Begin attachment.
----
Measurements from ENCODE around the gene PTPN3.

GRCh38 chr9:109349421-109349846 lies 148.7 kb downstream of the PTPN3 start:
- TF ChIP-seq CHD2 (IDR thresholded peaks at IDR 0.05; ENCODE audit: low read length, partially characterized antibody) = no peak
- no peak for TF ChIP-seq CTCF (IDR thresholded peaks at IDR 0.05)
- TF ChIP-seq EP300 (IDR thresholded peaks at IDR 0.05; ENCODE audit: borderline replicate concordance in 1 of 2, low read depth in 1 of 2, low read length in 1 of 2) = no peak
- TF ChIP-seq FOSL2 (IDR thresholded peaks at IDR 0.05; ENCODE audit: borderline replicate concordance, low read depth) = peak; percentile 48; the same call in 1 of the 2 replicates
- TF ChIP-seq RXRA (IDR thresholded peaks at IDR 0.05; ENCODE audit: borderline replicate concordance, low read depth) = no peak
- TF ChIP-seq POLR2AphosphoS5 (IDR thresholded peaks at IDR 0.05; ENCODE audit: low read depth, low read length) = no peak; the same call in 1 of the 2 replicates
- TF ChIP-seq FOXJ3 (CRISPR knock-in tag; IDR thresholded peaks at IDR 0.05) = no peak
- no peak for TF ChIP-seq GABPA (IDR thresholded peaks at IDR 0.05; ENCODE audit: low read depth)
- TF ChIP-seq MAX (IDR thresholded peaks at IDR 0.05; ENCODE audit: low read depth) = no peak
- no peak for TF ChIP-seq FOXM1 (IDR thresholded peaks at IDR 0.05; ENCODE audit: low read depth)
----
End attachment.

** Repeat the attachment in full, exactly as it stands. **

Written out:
Measurements from ENCODE around the gene PTPN3.

GRCh38 chr9:109349421-109349846 lies 148.7 kb downstream of the PTPN3 start:
- TF ChIP-seq CHD2 (IDR thresholded peaks at IDR 0.05; ENCODE audit: low read length, partially characterized antibody) = no peak
- no peak for TF ChIP-seq CTCF (IDR thresholded peaks at IDR 0.05)
- TF ChIP-seq EP300 (IDR thresholded peaks at IDR 0.05; ENCODE audit: borderline replicate concordance in 1 of 2, low read depth in 1 of 2, low read length in 1 of 2) = no peak
- TF ChIP-seq FOSL2 (IDR thresholded peaks at IDR 0.05; ENCODE audit: borderline replicate concordance, low read depth) = peak; percentile 48; the same call in 1 of the 2 replicates
- TF ChIP-seq RXRA (IDR thresholded peaks at IDR 0.05; ENCODE audit: borderline replicate concordance, low read depth) = no peak
- TF ChIP-seq POLR2AphosphoS5 (IDR thresholded peaks at IDR 0.05; ENCODE audit: low read depth, low read length) = no peak; the same call in 1 of the 2 replicates
- TF ChIP-seq FOXJ3 (CRISPR knock-in tag; IDR thresholded peaks at IDR 0.05) = no peak
- no peak for TF ChIP-seq GABPA (IDR thresholded peaks at IDR 0.05; ENCODE audit: low read depth)
- TF ChIP-seq MAX (IDR thresholded peaks at IDR 0.05; ENCODE audit: low read depth) = no peak
- no peak for TF ChIP-seq FOXM1 (IDR thresholded peaks at IDR 0.05; ENCODE audit: low read depth)